By Calvin Pynn, contributor
Economic recovery from the pandemic was a major theme of Monday afternoon’s debate between Rep. Ben Cline (R) and Democratic challenger Nicholas Betts, running to represent Virginia’s 6th District in the U.S. House of Representatives.
Cline, elected to Congress in 2018 after 16 years as state legislator, is seeking a second term in the House. He highlighted his contributions to Congressional relief measures like the CARES Act, which delivered $1,200 stimulus payments to most adults. Because his office has worked with constituents whose payments were delayed because they didn’t file their taxes electronically, Cline said he plans to focus on expanding access to broadband.
“We recognize that it is an issue, and most notably for online medical assistance and tele-health initiatives, because most people can’t make it into their doctor’s offices,” Cline said.
Betts, a Roanoke law clerk who lives in Lexington and is running for public office for the first time, said the federal government’s response to date has been insufficient. He proposed a program that would help people apply for grants to cover back rent or mortgages. By helping businesses and people whose economic prospects have languished since the 2008 recession, he said, his plan would strengthen the entire economy.
“A capitalistic system like what we have needs a healthy consumer,” Betts said. “If we don’t have healthy consumption and get it back on track, then we will have further financial problems.”
The virtual debate, hosted by the Harrisonburg-Rockingham Chamber of Commerce and Rotary Club of Harrisonburg, was attended by more than 50 constituents. Harrisonburg attorney and Rotary Club President Quinton Callahan moderated.
The debate consisted of prepared questions from the chamber and Rotary club, as well as some from the audience. Cline and Betts were also asked what their first priorities would be if elected. Cline said he would continue working in Congress to facilitate economic recovery and allocate funding to develop a COVID-19 vaccine, while also pursuing liability reform for small businesses.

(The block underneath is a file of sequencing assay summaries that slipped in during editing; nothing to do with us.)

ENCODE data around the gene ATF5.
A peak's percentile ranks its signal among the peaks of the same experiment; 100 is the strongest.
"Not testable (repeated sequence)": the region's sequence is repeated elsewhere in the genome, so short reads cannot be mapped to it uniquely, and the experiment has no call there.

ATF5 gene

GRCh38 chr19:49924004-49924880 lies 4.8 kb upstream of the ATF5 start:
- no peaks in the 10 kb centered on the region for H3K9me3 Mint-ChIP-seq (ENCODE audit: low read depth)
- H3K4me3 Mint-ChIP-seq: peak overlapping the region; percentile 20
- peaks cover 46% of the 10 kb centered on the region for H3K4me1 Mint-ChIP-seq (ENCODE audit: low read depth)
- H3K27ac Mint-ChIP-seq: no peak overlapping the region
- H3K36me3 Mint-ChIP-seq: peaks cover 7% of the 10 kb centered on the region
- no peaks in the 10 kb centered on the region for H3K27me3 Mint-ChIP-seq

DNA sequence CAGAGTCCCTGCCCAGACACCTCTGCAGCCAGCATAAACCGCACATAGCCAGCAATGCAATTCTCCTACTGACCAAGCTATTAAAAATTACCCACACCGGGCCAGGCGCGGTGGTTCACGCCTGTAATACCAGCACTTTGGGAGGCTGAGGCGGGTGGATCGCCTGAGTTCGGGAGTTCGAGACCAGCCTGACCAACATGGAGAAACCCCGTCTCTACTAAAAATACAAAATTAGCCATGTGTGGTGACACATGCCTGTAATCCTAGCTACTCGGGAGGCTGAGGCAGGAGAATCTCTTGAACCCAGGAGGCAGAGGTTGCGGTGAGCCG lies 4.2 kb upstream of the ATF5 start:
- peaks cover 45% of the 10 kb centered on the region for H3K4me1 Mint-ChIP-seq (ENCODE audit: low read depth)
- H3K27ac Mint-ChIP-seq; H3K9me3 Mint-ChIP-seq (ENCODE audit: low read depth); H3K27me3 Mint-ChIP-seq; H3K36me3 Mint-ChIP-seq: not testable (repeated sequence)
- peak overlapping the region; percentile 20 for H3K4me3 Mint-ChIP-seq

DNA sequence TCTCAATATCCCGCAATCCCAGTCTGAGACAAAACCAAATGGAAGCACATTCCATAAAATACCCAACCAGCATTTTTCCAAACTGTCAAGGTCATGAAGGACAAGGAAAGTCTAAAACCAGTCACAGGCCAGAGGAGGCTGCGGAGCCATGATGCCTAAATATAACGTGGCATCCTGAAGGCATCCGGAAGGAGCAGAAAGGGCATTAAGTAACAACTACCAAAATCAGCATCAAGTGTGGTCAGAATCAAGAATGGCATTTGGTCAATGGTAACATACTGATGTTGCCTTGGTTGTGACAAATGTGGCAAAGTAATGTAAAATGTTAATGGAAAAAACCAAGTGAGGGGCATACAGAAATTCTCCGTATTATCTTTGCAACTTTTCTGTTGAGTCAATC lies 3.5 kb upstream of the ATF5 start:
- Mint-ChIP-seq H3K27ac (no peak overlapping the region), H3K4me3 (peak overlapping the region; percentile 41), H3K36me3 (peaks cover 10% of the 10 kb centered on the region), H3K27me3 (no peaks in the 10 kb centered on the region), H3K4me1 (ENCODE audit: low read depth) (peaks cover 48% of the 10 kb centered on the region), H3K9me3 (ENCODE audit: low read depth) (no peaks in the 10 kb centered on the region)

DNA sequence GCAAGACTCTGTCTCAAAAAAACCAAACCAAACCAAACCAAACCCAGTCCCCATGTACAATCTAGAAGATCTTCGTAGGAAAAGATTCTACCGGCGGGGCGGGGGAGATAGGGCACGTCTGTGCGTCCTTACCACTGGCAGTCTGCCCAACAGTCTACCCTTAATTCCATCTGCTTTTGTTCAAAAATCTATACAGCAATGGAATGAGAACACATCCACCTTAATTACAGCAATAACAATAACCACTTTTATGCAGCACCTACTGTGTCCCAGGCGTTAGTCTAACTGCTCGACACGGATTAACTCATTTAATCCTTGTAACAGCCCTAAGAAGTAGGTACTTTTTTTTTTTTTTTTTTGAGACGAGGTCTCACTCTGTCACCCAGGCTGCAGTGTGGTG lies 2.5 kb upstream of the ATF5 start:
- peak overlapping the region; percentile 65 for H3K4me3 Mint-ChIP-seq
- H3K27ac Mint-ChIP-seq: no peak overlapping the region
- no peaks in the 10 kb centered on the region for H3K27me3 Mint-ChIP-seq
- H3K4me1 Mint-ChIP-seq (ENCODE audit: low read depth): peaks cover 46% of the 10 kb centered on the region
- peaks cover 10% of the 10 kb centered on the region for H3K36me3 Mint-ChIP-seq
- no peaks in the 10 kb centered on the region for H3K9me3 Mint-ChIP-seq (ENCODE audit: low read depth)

“We need to look beyond recovery and toward the next step,” Cline said.
Betts’ first priority would be eliminating student loan interest.
“That would encourage economic growth and generate jobs,” he said.
While the two candidates agreed in not supporting new tax increases at this time, they expressed different ideas about government spending. Betts supports federal spending to support an economy being dragged down by the pandemic.
“We need to keep an eye on spending, but this is a crisis, and the role of the federal government is to come in, help out, and over time things can shift back more to the private sector,” he said.
Cline, however, takes a more frugal approach.
“When the other side talks about investments and purchasing power, they’re talking about deficit spending,” Cline said. “We need to remember those four words: ‘we can’t afford it.’”
Climate change a point of divergent ideas
Clear differences between the two also emerged on the topic of climate change. While Cline acknowledged the threat it poses, and the importance of investment in clean energy, he advocated for an “all of the above” approach to energy production rather than eliminating fossil fuels.
“The climate is changing and it’s something that we can all see,” Cline said, “But we need to treat energy fairly and let the markets work so we don’t boost up one type of energy over another.”
Betts said now is the time to abandon fossil fuels, and called for additional tax incentives to support wind and solar energy development.
“It may take some time, but if we don’t take some time to move away [from fossil fuels], we’ll be left behind and hurt in the future,” Betts said. “If we develop these technologies, we will be leading the world’s economy.”
Cline and Betts expressed similar views on the problem of polarization in Washington, saying that finding common ground on an individual level with colleagues from the other party would be the best way to form bipartisan solutions. Both candidates also agreed on the need police reform and greater accountability for officer misconduct, following the nationwide protests of police brutality that have occurred throughout the country all summer.
The candidates will debate again on Oct. 5, in another virtual event hosted by the Roanoke Regional Chamber of Commerce.
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